By Bri Sayasithsena (JMU Class of 16)
What does it mean to be a coach for 13 years? Coach Mike Engle knows. Coach Engle and I met to talk about some of his most memorable moments as a coach. An endearing and committed part of the team, Coach Engle reminded me that being a coach is more than wins and losses—what matters most are the children.
After moving to Harrisonburg for his junior year of college at Eastern Mennonite University, Coach Engle has remained for the past 32 years. During that time, he did some coaching for his church team and softball leagues for adults. He engaged in some construction work for about ten years, then moved into computer work. For the past 13 years, he has been an active volunteer for the Harrisonburg Little League Association. He has three children, all of whom have played for the Little League.
He started when his older son played t-ball and moved through the leagues with him. Currently, he is coaching the team his younger son Josh plays for. And now, it has been 13 years since he started coaching children at HLLA.
s“I think a lot of it comes down to whether it’s a good experience for the children when they play,” said Engle. “If they enjoy themselves, they’ll come back. My main focus with the league is that the kids have a good experience. In the past, I know that some coaches have made it about their winning record and that I feel did not help the kids. The kids that don’t do as well get left out—and that has never been my philosophy.”
One of the things he looks at with baseball players is that all the top athletes are going to be playing somewhere else in addition to HLLA. Most of them are playing on a travel team somewhere. So from that perspective, he looks at the HLLA as “fun time,” not the time for stressing drills and yes sir, no sir attitudes.
It is all dependent on the age, though. Engle said 11- and 12-year-old players want to win and they are the people who keep up with the score. Coach Engle often loses track of the score. At t-ball for the 4 and 5 year olds, fun for them is just being able to play with their friends. But, regardless of the level of play, children grow with games and team spirit.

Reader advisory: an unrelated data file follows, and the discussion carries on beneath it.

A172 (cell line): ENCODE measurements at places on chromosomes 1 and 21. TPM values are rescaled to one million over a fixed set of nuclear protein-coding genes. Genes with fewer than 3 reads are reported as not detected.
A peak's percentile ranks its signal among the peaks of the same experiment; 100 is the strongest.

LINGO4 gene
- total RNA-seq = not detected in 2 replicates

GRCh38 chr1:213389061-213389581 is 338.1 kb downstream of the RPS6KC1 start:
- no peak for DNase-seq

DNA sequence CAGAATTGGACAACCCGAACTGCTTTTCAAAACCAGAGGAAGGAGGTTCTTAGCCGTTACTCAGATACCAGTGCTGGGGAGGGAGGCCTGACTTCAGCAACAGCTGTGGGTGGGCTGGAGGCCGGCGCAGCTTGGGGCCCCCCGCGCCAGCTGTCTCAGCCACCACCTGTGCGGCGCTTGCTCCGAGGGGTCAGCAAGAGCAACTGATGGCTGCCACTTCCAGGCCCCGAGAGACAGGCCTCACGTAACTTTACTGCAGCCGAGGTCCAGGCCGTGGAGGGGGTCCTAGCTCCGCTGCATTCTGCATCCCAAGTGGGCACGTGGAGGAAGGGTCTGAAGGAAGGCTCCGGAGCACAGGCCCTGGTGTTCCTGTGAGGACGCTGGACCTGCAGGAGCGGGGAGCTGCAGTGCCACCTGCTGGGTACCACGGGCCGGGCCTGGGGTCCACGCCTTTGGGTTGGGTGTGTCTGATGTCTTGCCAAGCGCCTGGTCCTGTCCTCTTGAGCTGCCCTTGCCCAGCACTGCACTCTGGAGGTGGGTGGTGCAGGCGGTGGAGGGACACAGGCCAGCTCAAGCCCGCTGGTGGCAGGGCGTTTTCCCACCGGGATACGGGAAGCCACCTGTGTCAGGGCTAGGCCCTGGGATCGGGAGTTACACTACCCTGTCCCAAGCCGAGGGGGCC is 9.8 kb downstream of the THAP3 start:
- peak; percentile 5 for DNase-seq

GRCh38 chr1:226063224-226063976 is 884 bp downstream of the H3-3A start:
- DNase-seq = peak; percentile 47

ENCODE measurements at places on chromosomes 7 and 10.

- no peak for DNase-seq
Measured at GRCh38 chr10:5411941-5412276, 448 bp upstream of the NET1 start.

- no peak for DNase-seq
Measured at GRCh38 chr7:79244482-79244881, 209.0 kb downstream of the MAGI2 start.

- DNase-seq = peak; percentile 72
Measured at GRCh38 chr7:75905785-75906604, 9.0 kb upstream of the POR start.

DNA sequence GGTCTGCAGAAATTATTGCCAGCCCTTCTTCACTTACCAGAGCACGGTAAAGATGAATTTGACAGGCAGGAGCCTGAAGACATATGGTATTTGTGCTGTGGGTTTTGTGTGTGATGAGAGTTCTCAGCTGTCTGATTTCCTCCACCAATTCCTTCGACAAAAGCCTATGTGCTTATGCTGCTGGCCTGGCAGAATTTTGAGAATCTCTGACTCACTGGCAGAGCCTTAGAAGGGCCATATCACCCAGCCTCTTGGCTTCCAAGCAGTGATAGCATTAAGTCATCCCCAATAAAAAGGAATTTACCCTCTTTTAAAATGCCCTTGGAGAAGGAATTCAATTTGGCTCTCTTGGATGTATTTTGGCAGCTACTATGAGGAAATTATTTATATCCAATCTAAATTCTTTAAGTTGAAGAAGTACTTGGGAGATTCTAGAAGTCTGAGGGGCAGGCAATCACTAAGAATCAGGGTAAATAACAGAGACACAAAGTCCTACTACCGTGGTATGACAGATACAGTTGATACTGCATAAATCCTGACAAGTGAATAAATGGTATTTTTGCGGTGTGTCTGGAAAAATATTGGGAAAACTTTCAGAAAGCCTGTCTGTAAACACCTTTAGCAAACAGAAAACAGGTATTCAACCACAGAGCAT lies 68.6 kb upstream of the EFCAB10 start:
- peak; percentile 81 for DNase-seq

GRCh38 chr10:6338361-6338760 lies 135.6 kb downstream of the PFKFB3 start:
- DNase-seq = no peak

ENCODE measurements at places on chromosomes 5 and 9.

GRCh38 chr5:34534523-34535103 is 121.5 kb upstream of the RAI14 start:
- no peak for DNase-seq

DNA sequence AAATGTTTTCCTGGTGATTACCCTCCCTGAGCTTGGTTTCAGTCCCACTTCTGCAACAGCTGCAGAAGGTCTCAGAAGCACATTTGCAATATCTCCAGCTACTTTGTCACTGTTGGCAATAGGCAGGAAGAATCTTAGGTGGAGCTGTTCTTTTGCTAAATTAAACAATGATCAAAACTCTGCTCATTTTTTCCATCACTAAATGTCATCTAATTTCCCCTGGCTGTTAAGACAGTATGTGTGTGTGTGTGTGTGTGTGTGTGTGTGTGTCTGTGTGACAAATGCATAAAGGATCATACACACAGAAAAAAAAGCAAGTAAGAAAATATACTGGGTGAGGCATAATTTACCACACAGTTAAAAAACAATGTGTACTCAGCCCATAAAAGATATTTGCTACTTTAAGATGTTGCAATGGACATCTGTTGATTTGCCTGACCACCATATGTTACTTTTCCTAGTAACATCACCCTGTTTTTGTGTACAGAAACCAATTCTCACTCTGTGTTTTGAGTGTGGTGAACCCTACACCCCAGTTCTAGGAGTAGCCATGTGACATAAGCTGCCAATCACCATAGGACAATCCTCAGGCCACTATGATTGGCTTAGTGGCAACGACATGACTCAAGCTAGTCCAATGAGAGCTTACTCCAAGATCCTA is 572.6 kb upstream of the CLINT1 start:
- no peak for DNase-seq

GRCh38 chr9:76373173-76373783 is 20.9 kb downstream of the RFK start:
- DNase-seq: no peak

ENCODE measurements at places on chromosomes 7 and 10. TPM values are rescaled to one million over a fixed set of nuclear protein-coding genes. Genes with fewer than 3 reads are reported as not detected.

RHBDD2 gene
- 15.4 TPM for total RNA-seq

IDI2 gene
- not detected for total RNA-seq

“Team sports is a good benefit, playing as part of a team,” explained Engle. “Because baseball isn’t one of those sports you can play by yourself. You can do selective aspects but you can’t play a baseball game by yourself.”
As long as children learn teamwork, a winning record is less important to Coach Engle. One of the subjects he likes to teach is how to shake hands. “You think that’s an obvious thing but so many people don’t do it well,” said Engle. “I teach them how to shake hands and when these players come back and see me years later they shake hands—and they do it well and as a head coach, I like that.”
However, he noticed that the HLLA loses a lot more children at the older levels. He thinks a lot of it comes down to whether it is a good experience for the children when they play. If they enjoy themselves, they’ll come back. That is why Engle always makes sure no one gets left out. This has been his philosophy as he coaches.
How did he learn to coach? He has just learned things as he has coached over the years. He believes that his main job is to find out the strengths and weaknesses of players and develop them. He added, “It’s my job to find them and use them to the best advantage of both the player and the team.” Of course, it is not easy.
“It’s really helpful to get someone with experience you can read about and see it—until you’re the person who has to make the call it’s different,” said Engle. “Remember that it is about the kids—not about how you’re perceived. Umpires are there to do the job so don’t yell at them.” Engle also said meeting parents and trying to know who they are at least a little bit helps.
Coach Engle is a long-time coach for the HLLA. He has cared less about winning records and more about the quality of playing time children get on their little league teams. After all, baseball is a team sport, and the players are children. “So you depend on other people and they depend on you.” To Coach Engle, the intangible growth of children is the first priority. “I love to see when children have good experiences and someday they come back and shake my hand.” And now it has been 13 years. Thank you for your endless effort and service, Coach Engle.
HLLA Story is an official blog site of the Harrisonburg Little League Association. All contents are managed by the Bluestone Communications, a student-run public relations agency at James Madison University. Please contact Kevin Leaven (email@example.com), an account executive of the Bluestone Communications., if you have any questions about the blog or the stories.